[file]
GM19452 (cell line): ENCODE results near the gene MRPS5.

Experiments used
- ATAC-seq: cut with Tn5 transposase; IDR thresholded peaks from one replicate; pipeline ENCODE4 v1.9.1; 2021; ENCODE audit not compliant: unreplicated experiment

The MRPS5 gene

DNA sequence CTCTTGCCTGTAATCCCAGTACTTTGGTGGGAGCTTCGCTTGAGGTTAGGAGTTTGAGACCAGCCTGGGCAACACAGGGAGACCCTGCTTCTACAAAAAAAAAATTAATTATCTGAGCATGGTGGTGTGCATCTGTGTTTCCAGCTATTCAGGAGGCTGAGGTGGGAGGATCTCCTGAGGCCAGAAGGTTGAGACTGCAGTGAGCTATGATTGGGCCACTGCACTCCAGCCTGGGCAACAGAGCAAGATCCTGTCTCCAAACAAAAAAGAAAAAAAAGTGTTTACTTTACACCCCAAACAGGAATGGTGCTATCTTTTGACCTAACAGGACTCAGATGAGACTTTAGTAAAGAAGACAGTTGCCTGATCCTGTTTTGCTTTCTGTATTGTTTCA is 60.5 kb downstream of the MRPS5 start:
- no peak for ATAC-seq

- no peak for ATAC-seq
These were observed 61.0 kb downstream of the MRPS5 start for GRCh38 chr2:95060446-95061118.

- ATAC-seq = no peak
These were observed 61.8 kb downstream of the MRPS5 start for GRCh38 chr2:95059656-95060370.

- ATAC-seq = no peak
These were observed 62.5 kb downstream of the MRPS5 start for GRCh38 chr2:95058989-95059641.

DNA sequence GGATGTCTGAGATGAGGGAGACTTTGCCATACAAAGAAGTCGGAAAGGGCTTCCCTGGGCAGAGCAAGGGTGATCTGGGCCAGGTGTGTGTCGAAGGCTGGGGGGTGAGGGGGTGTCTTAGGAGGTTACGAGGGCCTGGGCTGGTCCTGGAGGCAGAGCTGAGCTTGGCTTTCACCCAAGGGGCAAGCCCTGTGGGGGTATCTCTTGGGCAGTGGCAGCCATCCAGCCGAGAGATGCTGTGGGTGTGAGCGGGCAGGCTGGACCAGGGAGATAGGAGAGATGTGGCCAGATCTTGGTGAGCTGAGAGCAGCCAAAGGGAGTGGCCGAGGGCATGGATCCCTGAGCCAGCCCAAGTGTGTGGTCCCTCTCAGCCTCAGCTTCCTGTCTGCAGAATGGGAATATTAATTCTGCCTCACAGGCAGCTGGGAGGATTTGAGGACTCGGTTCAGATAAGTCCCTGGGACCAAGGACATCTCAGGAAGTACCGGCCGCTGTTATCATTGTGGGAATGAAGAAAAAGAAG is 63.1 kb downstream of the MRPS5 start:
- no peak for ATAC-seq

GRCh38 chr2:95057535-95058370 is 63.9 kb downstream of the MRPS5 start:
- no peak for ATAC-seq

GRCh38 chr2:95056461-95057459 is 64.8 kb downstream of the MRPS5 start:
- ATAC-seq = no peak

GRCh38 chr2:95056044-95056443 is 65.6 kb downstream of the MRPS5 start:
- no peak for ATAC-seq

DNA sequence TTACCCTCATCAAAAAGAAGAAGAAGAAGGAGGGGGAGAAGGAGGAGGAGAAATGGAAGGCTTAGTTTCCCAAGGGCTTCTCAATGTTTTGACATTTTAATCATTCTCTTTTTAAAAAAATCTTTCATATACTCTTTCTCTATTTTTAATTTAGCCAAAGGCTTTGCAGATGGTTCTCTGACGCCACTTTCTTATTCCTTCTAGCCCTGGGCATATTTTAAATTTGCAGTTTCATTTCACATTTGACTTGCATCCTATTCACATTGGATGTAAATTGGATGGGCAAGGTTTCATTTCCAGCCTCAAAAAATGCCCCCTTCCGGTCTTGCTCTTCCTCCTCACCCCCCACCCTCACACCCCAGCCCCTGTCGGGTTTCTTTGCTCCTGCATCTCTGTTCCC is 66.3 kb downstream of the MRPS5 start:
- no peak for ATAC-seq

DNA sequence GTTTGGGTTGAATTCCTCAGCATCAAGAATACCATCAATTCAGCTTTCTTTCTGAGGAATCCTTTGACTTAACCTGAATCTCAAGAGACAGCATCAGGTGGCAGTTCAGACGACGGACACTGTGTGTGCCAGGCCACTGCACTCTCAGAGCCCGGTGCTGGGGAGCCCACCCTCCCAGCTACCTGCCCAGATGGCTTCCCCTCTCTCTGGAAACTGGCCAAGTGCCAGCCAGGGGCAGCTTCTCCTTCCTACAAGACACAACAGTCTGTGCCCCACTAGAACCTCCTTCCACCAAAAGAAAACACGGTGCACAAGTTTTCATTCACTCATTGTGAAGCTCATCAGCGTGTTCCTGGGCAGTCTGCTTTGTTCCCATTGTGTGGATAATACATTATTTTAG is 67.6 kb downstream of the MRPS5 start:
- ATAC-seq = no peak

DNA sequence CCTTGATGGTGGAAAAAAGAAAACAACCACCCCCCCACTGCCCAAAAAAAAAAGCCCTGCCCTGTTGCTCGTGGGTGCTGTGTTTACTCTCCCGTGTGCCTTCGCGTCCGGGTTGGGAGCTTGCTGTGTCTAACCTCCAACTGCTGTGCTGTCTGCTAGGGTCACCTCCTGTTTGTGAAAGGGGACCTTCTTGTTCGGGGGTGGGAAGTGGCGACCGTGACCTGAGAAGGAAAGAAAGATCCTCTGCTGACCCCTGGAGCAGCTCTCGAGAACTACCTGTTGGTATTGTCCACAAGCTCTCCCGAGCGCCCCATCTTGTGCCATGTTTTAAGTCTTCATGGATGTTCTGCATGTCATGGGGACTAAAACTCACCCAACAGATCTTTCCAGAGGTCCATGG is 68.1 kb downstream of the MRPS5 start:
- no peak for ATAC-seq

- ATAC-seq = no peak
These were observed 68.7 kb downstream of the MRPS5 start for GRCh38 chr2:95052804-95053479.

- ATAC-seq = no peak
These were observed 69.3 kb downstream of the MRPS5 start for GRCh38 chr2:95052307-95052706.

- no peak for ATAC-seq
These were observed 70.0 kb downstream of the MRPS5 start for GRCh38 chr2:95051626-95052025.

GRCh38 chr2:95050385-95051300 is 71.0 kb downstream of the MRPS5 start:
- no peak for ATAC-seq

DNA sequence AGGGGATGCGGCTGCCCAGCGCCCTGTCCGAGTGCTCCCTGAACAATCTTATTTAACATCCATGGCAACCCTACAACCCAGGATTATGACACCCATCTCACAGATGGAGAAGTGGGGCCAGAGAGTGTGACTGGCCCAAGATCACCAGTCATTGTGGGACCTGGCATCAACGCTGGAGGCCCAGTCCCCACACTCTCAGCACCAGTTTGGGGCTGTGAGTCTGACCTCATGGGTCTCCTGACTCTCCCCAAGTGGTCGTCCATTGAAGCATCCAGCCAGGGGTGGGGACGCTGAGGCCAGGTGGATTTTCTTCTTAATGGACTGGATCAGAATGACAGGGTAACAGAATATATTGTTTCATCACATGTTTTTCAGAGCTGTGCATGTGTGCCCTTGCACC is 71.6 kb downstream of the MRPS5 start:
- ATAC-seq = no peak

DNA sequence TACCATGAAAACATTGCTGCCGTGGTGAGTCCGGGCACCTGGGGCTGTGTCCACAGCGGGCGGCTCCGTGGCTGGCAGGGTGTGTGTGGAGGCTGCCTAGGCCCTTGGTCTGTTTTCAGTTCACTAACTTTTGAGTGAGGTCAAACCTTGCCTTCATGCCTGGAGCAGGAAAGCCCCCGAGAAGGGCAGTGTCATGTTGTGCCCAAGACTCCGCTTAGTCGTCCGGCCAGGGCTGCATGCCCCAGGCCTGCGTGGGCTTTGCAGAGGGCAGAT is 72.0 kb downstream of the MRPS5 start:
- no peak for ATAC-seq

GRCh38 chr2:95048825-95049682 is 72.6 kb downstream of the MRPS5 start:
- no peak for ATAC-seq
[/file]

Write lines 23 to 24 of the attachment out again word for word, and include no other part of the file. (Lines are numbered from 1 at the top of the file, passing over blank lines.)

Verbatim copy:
DNA sequence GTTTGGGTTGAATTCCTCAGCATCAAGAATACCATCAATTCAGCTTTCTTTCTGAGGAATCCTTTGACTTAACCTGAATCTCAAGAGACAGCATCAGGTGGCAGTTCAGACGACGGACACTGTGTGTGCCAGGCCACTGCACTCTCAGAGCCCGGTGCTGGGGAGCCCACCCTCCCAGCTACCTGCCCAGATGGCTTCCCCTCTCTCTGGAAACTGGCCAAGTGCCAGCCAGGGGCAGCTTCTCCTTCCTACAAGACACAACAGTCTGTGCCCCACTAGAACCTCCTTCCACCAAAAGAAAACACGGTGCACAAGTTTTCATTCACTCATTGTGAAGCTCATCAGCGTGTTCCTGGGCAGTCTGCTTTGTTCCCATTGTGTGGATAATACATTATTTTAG is 67.6 kb downstream of the MRPS5 start:
- ATAC-seq = no peak